The use of titles, probably directly taken from the Boy Scout handbook, are projected at the beginning of each of sixteen scenes. The projected words often slyly allude to other meanings about to be dramatized on stage. The play's title is used to introduce the penultimate scene, a dramatic but disheartening showdown between father an son. When confronted by his father about his destructive boy scout deed, Matthew reacts by showing his "wild animal" side — and so does the outraged father. Too bad that this outpouring of pent up emotions doesn't really lead to a substantive finale. I have no objections to ambiguous endings, but in this case the ending simply underscores that this is a still unfinished, underwritten, unfocused play that needs to settle on a solid theme.

There's probably a good play in here somewhere. But it's been given this fine producton before it's ready for prime time. The producers would have been wise to followthe Boy Scout motto: "Be Prepared."

Wild Animals You Should Know by Thomas Higgin
Directed by Trip Cullman Cast: John Behlmann (Rodney), Patrick Breen (Walter), Gideon Glick (Jacob), Jay Armstrong Johnson (Matthew), Alice Ripley (Marcia), Daniel Stewart Sherman (Larry)
Scenic Design: Andromache Chalfant
Costume Design: Jenny Mannis
Lighting Design: David Weine
Sound Design:y Fitz Patton
Production Stage Manager Kelly Glasow
Tuesdays and Wednesdays at 7:00 p.m., Thursdays and Fridays at 8:00 p.m., Saturdays at 2:00 & 8:00 p.m. and Sundays at 3:00 p.m.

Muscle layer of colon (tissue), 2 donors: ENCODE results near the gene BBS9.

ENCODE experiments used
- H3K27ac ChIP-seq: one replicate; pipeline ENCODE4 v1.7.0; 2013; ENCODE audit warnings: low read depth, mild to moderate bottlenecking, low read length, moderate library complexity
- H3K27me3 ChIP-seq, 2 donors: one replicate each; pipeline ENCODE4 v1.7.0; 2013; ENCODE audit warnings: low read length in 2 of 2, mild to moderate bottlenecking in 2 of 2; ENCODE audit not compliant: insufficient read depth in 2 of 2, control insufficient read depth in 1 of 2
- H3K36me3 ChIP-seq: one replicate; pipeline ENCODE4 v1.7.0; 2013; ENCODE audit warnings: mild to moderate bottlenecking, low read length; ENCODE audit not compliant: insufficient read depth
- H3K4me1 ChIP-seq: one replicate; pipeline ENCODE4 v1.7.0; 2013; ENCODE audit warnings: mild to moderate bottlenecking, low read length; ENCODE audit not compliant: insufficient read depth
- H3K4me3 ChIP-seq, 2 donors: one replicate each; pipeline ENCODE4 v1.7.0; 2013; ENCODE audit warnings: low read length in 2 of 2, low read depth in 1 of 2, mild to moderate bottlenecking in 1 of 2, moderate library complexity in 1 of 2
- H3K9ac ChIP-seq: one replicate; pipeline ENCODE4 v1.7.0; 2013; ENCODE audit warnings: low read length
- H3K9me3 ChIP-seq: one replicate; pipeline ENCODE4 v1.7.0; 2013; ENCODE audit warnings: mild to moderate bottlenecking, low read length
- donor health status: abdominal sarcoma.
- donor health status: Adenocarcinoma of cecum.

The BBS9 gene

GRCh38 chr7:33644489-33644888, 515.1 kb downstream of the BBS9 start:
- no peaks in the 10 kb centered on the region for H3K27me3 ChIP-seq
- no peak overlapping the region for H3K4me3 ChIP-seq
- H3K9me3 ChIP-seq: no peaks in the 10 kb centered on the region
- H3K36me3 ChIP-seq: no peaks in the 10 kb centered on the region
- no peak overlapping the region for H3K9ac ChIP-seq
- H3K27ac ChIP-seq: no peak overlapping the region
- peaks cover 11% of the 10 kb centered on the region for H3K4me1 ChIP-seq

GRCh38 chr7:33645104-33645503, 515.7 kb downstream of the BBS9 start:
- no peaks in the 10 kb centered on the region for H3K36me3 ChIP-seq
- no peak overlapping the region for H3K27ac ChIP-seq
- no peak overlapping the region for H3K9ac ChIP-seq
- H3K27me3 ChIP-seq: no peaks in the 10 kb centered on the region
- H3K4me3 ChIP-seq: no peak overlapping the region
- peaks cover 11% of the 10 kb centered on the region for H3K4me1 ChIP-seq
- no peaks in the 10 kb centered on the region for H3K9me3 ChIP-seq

Running Time: 1 hour and 40 minutes, without an intermission
MCC at the Lucille Lortel Theatre 121 Christopher Street
From 11/03/11; opening 11/20/11; closing 12/11/11.
Reviewed by Elyse Sommer November 20th press performance
REVIEW FEEDBACK
Highlight one of the responses below and click "copy" or"CTRL+C"
  • I agree with the review of Wild Animals You Should Know
  • I disagree with the review of Wild Animals You Should Know
  • The review made me eager to see Wild Animals You Should Know
Click on the address link E-mail: esommer@curtainup.com
Paste the highlighted text into the subject line (CTRL+ V):

Feel free to add detailed comments in the body of the email. . .also the names and emails of any friends to whom you'd like us to forward a copy of this review.

Visit Curtainup's Blog Annex
For a feed to reviews and features as they are posted add http://curtainupnewlinks.blogspot.com to your reader
Curtainup at Facebook . . . Curtainup at Twitter
Subscribe to our FREE email updates: E-mail: esommer@curtainup.comesommer@curtainup.com
put SUBSCRIBE CURTAINUP EMAIL UPDATE in the subject line and your full name and email address in the body of the message. If you can spare a minute, tell us how you came to CurtainUp and from what part of the country.
Anything Goes Cast Recording Anything Goes Cast Recording
Our review of the show

Book Of Mormon MP4 Book of Mormon -CD
Our review of the show

Slings & Arrows  cover of  new Blu-Ray cover
Slings & Arrows-the complete set

You don't have to be a Shakespeare aficionado to love all 21 episodes of this hilarious and moving Canadian TV series about a fictional Shakespeare Company

amazon




©Copyright 2011, Elyse Sommer.
Information from this site may not be reproduced in print or online without specific permission from esommer@curtainup.com